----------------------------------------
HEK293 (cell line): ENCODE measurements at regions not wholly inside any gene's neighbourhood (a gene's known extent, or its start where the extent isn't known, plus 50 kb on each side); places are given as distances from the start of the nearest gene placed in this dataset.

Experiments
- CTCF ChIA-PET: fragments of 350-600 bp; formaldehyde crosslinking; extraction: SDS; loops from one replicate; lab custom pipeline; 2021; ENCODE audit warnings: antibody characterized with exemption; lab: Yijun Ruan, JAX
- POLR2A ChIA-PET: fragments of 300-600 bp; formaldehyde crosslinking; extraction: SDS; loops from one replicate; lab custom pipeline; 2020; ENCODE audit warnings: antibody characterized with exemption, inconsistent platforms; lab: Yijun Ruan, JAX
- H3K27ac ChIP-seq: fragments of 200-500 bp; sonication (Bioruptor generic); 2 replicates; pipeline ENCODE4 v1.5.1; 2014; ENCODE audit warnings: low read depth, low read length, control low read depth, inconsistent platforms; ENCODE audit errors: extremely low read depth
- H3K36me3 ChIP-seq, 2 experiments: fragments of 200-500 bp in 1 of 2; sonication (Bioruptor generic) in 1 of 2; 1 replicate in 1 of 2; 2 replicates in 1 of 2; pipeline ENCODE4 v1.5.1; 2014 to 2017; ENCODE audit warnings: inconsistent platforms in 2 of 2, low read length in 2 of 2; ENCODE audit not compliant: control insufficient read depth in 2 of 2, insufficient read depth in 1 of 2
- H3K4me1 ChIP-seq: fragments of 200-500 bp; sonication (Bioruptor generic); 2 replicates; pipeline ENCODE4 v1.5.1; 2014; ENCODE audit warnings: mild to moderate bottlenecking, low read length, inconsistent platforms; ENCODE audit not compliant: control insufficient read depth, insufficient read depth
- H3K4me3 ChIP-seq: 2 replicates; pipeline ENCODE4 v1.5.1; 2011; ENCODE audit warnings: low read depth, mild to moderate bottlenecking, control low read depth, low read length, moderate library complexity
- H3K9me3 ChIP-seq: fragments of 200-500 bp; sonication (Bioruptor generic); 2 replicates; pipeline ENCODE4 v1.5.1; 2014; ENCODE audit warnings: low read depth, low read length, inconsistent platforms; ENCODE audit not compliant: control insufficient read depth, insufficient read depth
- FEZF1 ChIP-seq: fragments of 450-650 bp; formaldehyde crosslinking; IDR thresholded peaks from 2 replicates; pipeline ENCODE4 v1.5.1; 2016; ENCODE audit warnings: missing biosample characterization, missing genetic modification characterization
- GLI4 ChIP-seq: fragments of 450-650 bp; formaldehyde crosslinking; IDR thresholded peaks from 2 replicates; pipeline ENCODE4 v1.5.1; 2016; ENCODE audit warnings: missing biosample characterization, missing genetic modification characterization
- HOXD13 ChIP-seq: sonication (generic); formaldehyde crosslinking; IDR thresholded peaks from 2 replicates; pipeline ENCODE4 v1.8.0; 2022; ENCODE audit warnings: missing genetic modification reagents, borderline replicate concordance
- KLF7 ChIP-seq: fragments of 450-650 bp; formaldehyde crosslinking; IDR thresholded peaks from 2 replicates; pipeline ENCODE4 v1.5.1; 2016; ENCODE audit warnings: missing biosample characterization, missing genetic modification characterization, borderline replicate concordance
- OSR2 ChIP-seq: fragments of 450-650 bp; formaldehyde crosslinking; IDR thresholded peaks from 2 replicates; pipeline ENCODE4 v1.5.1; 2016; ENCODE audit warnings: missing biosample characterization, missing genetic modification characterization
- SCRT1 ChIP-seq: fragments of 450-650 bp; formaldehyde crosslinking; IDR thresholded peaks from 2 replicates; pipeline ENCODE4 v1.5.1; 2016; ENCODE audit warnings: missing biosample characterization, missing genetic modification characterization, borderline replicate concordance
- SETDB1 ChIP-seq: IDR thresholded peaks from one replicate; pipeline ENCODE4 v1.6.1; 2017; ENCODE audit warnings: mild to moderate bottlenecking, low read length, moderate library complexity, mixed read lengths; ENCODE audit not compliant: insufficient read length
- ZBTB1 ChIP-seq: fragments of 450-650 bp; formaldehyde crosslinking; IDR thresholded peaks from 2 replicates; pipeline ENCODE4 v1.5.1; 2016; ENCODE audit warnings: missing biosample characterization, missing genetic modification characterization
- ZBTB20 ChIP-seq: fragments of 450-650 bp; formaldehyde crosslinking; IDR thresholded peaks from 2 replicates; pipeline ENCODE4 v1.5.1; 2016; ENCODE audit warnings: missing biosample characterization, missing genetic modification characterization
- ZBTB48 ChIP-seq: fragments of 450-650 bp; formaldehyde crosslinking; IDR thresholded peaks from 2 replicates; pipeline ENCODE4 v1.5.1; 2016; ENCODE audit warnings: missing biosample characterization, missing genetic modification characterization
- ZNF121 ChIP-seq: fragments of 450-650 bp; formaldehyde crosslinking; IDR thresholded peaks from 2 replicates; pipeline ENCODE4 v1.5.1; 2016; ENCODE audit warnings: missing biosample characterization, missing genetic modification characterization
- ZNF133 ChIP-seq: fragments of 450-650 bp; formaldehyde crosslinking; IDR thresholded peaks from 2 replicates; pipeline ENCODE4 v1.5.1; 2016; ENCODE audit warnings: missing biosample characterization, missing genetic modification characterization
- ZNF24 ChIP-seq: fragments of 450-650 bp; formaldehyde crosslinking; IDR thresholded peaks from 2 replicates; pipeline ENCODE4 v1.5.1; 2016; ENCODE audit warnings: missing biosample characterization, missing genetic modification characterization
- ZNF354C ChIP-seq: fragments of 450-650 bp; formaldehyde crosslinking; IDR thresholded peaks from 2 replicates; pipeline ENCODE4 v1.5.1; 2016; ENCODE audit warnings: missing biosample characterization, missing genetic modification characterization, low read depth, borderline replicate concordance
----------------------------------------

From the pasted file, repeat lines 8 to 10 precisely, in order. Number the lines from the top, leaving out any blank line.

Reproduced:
- H3K4me3 ChIP-seq: 2 replicates; pipeline ENCODE4 v1.5.1; 2011; ENCODE audit warnings: low read depth, mild to moderate bottlenecking, control low read depth, low read length, moderate library complexity
- H3K9me3 ChIP-seq: fragments of 200-500 bp; sonication (Bioruptor generic); 2 replicates; pipeline ENCODE4 v1.5.1; 2014; ENCODE audit warnings: low read depth, low read length, inconsistent platforms; ENCODE audit not compliant: control insufficient read depth, insufficient read depth
- FEZF1 ChIP-seq: fragments of 450-650 bp; formaldehyde crosslinking; IDR thresholded peaks from 2 replicates; pipeline ENCODE4 v1.5.1; 2016; ENCODE audit warnings: missing biosample characterization, missing genetic modification characterization